Soccer-Super League foreigners will boost Indian football - Djordjic

By Philip O'Connor

STOCKHOLM, Aug 19 (Reuters) - Foreign players who join India's Super League are not just mercenaries chasing one final big payday but they will help to establish soccer in the cricket-mad country, former Manchester United midifelder Bojan Djordjic told Reuters.

The well-travelled 32-year-old is one of 49 international players who will be up for grabs in the draft on Thursday ahead of the inaugural Super League season, which starts in October.

The eight-team Super League will feature teams from cities such as Mumbai, Delhi, Goa and Bangalore, and run over three months until December.

The top four sides will qualify for the semi-finals, which will be played over two legs, with the winners advancing to a one-off final.

Strict rules apply to player rosters, with each team required to have one "marquee player", seven foreigners and 14 Indians, four of whom must be from the city in which the team is based.

Djordjic will join marquee names such as former Juventus striker David Trezeguet and former Arsenal winger Fredrik Ljungberg in the first season of the fledgling football league.

Serbian-born Djordjic believes that educating the domestic players is key to long-term Super League success.

"They (the foreigners) will teach these players how a midfielder, how a defender, how a striker works," he said.

"Indian players have the talent but they haven't had the structure and organisation to work as a team and win games.

"People love football. You can see how many Indians watch the World Cup, how many watch the Premier League. They have football in their blood, not just cricket. These big players will help to raise the profile," Djordjic added.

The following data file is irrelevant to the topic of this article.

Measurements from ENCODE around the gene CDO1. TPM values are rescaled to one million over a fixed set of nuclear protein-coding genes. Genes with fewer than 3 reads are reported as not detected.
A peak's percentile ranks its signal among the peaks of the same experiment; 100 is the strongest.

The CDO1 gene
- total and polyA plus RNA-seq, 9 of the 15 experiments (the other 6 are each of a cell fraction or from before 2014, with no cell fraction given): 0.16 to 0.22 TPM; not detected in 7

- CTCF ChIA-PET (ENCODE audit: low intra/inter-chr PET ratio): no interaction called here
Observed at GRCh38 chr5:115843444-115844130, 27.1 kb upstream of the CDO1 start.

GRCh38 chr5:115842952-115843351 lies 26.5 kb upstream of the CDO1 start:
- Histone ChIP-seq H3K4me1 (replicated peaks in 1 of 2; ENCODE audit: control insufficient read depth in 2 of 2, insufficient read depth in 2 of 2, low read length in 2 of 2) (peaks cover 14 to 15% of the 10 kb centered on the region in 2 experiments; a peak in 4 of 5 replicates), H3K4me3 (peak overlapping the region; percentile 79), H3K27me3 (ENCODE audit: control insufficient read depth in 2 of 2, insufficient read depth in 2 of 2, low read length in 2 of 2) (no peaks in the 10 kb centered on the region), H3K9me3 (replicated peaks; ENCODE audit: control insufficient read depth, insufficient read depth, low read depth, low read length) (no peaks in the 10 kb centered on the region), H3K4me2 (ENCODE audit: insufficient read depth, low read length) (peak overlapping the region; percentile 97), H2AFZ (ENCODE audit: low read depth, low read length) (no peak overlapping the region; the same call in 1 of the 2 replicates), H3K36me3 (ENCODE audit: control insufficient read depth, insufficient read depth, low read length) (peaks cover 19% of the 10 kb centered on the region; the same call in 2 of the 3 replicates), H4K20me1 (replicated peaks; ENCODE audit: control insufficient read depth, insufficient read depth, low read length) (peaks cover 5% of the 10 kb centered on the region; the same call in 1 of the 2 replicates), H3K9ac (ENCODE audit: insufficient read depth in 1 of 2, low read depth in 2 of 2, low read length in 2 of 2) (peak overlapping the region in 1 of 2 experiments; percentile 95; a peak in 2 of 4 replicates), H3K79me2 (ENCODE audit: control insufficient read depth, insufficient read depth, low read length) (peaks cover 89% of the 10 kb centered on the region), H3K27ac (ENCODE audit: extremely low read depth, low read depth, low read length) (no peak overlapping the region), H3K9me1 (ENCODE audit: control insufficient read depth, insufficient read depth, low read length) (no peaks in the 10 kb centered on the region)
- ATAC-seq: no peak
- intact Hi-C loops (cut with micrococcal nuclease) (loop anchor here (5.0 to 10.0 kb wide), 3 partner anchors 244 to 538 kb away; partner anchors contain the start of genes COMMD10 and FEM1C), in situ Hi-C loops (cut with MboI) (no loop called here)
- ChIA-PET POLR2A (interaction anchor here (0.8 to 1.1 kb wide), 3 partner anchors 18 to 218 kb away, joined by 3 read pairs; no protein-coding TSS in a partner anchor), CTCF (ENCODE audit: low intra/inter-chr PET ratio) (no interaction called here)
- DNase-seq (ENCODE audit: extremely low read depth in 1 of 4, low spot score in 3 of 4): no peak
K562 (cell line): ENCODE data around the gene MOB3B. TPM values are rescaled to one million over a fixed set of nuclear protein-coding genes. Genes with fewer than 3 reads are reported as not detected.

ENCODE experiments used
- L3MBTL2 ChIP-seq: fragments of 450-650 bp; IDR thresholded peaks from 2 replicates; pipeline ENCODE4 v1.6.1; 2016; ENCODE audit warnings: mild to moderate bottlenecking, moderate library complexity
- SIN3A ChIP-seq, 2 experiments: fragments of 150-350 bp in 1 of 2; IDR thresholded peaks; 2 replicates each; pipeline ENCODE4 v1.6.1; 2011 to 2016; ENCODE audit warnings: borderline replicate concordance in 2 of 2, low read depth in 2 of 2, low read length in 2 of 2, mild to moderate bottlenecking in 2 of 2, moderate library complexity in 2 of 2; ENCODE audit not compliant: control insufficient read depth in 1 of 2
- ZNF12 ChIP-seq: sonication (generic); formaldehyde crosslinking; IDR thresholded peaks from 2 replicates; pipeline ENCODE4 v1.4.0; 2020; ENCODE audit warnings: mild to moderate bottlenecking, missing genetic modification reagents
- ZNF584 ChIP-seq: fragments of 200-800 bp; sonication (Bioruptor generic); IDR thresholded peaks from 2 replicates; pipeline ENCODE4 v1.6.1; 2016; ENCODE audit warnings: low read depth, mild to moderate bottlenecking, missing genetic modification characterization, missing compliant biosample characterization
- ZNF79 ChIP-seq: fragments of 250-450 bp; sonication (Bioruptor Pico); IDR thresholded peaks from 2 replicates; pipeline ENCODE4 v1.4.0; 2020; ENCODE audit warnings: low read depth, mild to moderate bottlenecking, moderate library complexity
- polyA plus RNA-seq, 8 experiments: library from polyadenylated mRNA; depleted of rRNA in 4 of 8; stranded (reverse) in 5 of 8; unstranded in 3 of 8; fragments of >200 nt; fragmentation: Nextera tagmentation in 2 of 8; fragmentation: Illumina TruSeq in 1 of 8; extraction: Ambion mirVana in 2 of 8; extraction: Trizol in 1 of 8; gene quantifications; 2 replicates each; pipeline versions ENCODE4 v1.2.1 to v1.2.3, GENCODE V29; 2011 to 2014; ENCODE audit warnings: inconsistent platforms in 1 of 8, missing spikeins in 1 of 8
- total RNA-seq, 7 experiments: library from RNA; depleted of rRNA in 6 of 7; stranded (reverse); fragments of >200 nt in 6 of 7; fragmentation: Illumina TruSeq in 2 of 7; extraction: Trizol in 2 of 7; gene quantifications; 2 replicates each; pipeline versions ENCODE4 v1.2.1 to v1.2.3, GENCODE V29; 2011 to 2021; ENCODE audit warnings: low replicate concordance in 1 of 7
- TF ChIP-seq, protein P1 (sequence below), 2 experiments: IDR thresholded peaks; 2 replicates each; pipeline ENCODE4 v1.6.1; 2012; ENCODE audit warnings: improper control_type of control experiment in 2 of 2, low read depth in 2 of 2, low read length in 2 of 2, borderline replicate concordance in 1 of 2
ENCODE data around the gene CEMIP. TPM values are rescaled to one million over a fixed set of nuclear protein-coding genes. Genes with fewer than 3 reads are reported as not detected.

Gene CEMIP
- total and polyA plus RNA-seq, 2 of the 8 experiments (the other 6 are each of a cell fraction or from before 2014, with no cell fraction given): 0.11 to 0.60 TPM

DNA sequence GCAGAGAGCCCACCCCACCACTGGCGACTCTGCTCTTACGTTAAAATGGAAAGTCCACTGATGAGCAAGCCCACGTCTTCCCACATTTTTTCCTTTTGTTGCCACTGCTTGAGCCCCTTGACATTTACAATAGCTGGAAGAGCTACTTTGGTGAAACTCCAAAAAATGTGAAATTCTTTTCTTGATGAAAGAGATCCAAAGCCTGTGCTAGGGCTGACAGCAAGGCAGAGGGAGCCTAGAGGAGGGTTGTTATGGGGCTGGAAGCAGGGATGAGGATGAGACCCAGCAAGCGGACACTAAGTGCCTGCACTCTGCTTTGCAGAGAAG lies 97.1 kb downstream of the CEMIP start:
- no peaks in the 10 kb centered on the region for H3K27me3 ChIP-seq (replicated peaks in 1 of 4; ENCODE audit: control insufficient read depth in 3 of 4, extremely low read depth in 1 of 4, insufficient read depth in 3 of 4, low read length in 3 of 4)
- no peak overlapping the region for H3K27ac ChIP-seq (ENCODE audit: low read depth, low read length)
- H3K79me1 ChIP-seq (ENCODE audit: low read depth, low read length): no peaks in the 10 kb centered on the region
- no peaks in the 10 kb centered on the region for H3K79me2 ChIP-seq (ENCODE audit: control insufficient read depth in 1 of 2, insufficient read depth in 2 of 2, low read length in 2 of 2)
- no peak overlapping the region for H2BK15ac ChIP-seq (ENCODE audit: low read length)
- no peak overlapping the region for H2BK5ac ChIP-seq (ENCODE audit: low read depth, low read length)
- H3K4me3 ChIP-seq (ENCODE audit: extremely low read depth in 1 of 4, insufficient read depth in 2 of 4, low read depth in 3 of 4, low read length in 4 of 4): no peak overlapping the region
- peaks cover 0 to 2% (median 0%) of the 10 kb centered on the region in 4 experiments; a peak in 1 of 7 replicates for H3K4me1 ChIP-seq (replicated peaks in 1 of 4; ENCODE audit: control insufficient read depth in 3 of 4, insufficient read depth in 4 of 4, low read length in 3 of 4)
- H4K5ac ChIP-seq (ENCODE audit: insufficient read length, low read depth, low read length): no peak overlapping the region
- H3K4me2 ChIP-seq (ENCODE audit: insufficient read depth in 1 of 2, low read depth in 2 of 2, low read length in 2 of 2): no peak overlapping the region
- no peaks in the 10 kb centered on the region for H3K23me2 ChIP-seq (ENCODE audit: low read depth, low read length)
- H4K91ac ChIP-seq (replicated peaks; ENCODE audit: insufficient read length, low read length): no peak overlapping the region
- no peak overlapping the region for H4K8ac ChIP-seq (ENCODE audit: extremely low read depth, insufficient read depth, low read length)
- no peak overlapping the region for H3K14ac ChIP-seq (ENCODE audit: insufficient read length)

Winner of the young player of the year at Manchester United in 2000, Djordjic only made two appearances for the Premier League club but still went on to enjoy a successful career, winning league titles with Red Star Belgrade in Serbia, Videoton in Hungary, and AIK in Sweden.

MAKE IT IN BOLLYWOOD

He spoke to Reuters at an Indian restaurant in Stockholm, a stone's throw from the former Rasunda stadium where he dominated the midfield for AIK in their double-winning 2009 season.

Well-known for his forthright opinions, the fiery midfielder made an acrimonious departure from the club shortly afterwards, but returned to AIK earlier this year as a youth team coach and as a player with feeder club Vasalund.

But when he was offered the chance to go to India, Djordjic jumped at the chance to take part in what he sees as a hugely exciting project.

"I'm hoping to bring something else there - there's one billion people, they love the sport, and I'm hoping we can move football forward in the right direction," he said, noting the positive influence that foreigners have had in the U.S. and China in inspiring young players.

"I think India has to concentrate on the youth first of all if they are going to have a team that is going to qualify at some time in the near future for a World Cup. They are so low in rankings that something needs to happen."

Though the deals offered to Djordjic and his foreign compatriots are lucrative, he rejects the suggestion that players who are past their best are going to India simply to cash in.

"When a young player sees David Trezeguet in front of the goal - you don't lose that instinct, you don't lose that touch. Even Alan Shearer now would probably score more goals than some of the Premier League strikers, you know?" he said laughing.

"You can teach them the right movement, how you receive the ball, where you should be, and that's what India needs. To be fair, they've never really had a big, big player, well-known around the world that's made an echo."

Djordjic admitted that he never expected to be leaving Sweden for another foreign adventure at this stage in his career but he will be keeping an open mind about extending his stay abroad.

"You never know with me," he said. "There's a few more continents I haven't been to. It's going to be a great experience, and you never know - I might even make it in Bollywood."

(Reporting By Philip O'Connor, editing by Pritha Sarkar)